See also

Notes

  1. ^ a b c Dowd; Hignite 2006.
  2. ^ a b c d Crumb; Holm 2004.
  3. ^ Crowley 1995.
  4. ^ Estren 1993.
  5. ^ Harvey 1996.
  6. ^ Jahraus; Neuhaus 2003.
  7. ^ Heller 2004.
  8. ^ Sorensen 2005.
  9. ^ Huxley 2001.
  10. ^ Lopes 2009.

References

  • Estren, Mark James (1993). A History of Underground Comics. 3rd. ed. Berkeley, CA: Ronin Publishing, pp. 62, 117. ISBN 978-0-914171-64-5.
  • Harvey, Robert C. (1996). The Art of the Comic Book – An Aesthetic History. Jackson: Univ. Press of Mississippi, p. 205. ISBN 978-0-87805-758-0.
  • Heller, Steven (2004). Design Literacy: Understanding Graphic Design. 2nd ed. New York: Allworth Press, p. 119. ISBN 978-1-58115-356-9.
  • Heller, Steven (1999). Design Literacy (continued): Understanding Graphic Design. New York: Allworth Press, p. 74 (as other). ISBN 978-1-58115-035-3.
  • Hodgetts, Vicki. "America's Best Loved". New York. Vol. 3, No. 25. 22 June 1970. New York Media, LLC, pp. 40–43. ISSN 0028-7369.
  • Huxley, David (2001). Nasty Tales: Sex, Drugs, Rock 'n' Roll and Violence in the British Underground. Vol. 2, Primal – Spinal Comix History Series. London: Critical Vision, p. 135. ISBN 978-1-900486-13-2.
  • Jahraus, Oliver; Neuhaus, Stefan (2003). Der erotische Film: zur medialen Codierung von Ästhetik, Sexualität und Gewalt. Vol. 1 Film – Medium – Diskurs. Würzburg: Königshausen & Neumann, p. 40  (English). ISBN 978-3-8260-2582-2.
  • Lopes, Paul (2009). Demanding Respect: The Evolution of the American Comic Book. Philadelphia, PA: Temple University Press, pp. 80–82. ISBN 978-1-59213-443-4.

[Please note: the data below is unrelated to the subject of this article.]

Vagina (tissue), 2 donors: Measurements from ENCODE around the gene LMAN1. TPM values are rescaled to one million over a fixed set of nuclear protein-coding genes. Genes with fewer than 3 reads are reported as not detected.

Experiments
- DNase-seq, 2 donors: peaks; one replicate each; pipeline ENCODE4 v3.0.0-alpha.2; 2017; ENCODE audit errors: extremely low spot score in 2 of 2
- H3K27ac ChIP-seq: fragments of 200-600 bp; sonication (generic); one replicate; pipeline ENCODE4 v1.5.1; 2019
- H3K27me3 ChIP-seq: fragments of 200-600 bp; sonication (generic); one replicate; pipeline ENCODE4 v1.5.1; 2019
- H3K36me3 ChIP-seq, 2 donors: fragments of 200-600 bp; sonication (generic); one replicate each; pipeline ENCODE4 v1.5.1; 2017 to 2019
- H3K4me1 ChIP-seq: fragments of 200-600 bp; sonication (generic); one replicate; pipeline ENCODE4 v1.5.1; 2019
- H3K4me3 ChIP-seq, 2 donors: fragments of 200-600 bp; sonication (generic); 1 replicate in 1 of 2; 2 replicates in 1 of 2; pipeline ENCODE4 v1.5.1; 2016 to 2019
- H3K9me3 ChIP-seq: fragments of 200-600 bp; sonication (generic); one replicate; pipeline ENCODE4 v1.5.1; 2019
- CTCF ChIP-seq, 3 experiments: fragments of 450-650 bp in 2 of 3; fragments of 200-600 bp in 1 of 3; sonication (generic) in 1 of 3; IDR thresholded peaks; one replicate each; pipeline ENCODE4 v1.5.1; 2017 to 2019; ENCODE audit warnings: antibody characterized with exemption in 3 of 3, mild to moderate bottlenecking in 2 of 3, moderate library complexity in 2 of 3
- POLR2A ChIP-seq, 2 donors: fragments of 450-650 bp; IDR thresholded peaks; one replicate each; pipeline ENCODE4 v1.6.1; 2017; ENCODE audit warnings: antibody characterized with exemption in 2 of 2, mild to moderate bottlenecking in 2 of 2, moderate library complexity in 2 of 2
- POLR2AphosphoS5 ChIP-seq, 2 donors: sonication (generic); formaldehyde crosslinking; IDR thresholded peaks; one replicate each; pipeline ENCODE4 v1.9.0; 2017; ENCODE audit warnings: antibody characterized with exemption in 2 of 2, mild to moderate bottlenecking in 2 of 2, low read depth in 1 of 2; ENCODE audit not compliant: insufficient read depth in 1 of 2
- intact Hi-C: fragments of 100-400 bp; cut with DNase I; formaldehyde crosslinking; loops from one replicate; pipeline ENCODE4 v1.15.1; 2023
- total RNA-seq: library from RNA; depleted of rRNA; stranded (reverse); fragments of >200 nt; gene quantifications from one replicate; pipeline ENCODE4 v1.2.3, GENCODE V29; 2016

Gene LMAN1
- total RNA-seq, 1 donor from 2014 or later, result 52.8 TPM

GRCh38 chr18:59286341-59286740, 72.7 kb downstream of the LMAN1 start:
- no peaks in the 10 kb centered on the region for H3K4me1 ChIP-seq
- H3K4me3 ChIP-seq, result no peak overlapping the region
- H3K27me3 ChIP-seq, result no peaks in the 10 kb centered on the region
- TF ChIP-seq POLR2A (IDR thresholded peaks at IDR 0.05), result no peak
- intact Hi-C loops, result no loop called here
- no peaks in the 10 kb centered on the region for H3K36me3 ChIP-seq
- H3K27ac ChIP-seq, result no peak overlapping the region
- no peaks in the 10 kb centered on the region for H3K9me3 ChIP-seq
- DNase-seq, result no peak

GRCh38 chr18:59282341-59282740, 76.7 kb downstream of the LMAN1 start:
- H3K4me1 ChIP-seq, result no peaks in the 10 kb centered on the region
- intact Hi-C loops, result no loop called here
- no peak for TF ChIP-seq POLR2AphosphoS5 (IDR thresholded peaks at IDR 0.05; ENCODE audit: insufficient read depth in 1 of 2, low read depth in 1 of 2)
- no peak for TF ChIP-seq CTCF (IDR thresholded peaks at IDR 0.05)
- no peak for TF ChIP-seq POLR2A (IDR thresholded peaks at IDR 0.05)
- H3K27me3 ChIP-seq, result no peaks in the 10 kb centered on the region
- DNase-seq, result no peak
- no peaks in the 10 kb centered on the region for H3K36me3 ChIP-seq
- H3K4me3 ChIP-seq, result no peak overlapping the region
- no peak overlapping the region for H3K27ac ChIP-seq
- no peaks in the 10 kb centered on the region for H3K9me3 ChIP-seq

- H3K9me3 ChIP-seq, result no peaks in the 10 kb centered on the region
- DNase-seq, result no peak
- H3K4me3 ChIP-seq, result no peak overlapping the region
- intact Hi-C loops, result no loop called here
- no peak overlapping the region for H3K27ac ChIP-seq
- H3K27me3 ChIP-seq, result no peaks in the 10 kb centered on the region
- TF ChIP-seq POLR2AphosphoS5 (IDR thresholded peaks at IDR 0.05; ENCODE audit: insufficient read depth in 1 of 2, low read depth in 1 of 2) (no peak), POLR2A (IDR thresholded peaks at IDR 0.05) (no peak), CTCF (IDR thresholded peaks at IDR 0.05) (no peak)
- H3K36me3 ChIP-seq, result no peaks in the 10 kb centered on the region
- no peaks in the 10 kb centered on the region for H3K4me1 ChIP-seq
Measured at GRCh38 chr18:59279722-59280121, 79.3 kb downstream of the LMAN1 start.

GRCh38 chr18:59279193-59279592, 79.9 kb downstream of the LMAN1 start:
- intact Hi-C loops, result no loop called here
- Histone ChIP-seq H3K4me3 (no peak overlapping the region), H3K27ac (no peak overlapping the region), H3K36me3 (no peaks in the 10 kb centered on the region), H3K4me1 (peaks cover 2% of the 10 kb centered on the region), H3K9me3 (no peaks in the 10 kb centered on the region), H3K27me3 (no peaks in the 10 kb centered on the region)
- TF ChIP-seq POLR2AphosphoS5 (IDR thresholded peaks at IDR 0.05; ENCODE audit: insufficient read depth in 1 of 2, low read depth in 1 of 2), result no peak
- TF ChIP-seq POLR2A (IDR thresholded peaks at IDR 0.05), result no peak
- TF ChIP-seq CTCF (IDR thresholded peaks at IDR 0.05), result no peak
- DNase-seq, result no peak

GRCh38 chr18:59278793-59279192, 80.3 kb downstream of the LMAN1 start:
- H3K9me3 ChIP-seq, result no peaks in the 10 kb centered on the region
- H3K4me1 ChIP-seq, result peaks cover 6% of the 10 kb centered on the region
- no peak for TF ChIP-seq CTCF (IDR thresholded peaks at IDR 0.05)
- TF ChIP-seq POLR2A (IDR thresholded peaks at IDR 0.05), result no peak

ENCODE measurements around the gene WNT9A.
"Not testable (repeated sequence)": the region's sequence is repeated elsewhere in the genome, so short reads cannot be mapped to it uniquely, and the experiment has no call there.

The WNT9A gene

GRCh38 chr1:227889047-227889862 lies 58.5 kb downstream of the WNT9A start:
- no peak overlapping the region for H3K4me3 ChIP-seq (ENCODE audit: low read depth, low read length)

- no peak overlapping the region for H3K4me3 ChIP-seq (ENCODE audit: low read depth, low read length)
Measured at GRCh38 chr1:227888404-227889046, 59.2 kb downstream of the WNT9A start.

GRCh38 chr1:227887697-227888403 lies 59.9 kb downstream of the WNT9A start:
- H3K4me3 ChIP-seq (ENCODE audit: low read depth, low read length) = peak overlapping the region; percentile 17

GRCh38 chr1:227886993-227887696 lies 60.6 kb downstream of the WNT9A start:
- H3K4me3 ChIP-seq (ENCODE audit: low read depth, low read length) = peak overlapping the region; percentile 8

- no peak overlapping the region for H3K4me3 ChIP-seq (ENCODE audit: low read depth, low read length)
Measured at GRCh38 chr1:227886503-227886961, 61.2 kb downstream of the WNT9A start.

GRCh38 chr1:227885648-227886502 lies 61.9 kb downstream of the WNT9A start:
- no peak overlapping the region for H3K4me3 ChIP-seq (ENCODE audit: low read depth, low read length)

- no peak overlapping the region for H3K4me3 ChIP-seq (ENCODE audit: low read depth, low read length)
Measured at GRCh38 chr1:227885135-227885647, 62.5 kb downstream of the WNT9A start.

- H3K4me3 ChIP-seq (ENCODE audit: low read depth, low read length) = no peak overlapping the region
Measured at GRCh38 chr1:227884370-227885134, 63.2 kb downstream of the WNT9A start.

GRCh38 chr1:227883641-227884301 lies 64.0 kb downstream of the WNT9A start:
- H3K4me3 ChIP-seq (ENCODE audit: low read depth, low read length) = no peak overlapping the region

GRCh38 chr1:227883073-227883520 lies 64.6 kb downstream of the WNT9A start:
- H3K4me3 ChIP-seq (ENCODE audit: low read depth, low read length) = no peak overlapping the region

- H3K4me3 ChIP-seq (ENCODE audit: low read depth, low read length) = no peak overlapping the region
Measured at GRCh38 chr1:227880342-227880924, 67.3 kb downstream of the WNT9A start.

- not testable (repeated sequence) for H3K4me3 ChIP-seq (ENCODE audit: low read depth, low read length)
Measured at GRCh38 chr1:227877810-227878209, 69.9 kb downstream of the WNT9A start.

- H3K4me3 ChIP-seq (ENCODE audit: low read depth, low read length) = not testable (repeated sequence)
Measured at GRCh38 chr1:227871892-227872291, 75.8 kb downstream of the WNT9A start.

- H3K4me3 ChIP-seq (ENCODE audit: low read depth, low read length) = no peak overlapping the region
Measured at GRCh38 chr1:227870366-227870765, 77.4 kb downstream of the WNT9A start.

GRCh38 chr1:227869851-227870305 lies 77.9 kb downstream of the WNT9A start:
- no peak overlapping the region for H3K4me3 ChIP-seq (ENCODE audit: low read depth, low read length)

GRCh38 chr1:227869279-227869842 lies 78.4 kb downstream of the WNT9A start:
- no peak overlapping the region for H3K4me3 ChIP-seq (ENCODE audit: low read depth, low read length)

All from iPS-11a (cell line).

• Sorensen, Lita (2005). Bryan Talbot: The Library of Graphic Novelists. New York: The Rosen Publishing Group, pp. 26–27. ISBN 978-1-4042-0282-5.

Further reading

  • Kerekes, David; Slater, David (2002). Critical Vision: Random Essays & Tracts Concerning Sex, Religion, Death. London: Critical Vision. ISBN 978-0-9523288-0-3.
This article was sourced from Creative Commons Attribution-ShareAlike License; additional terms may apply. World Heritage Encyclopedia content is assembled from numerous content providers, Open Access Publishing, and in compliance with The Fair Access to Science and Technology Research Act (FASTR), Wikimedia Foundation, Inc., Public Library of Science, The Encyclopedia of Life, Open Book Publishers (OBP), PubMed, U.S. National Library of Medicine, National Center for Biotechnology Information, U.S. National Library of Medicine, National Institutes of Health (NIH), U.S. Department of Health & Human Services, and USA.gov, which sources content from all federal, state, local, tribal, and territorial government publication portals (.gov, .mil, .edu). Funding for USA.gov and content contributors is made possible from the U.S. Congress, E-Government Act of 2002.
 
Crowd sourced content that is contributed to World Heritage Encyclopedia is peer reviewed and edited by our editorial staff to ensure quality scholarly research articles.
 
By using this site, you agree to the Terms of Use and Privacy Policy. World Heritage Encyclopedia™ is a registered trademark of the World Public Library Association, a non-profit organization.
 



Copyright © World Library Foundation. All rights reserved. eBooks from World eBook Fair are sponsored by the World Library Foundation,
a 501c(4) Member's Support Non-Profit Organization, and is NOT affiliated with any governmental agency or department.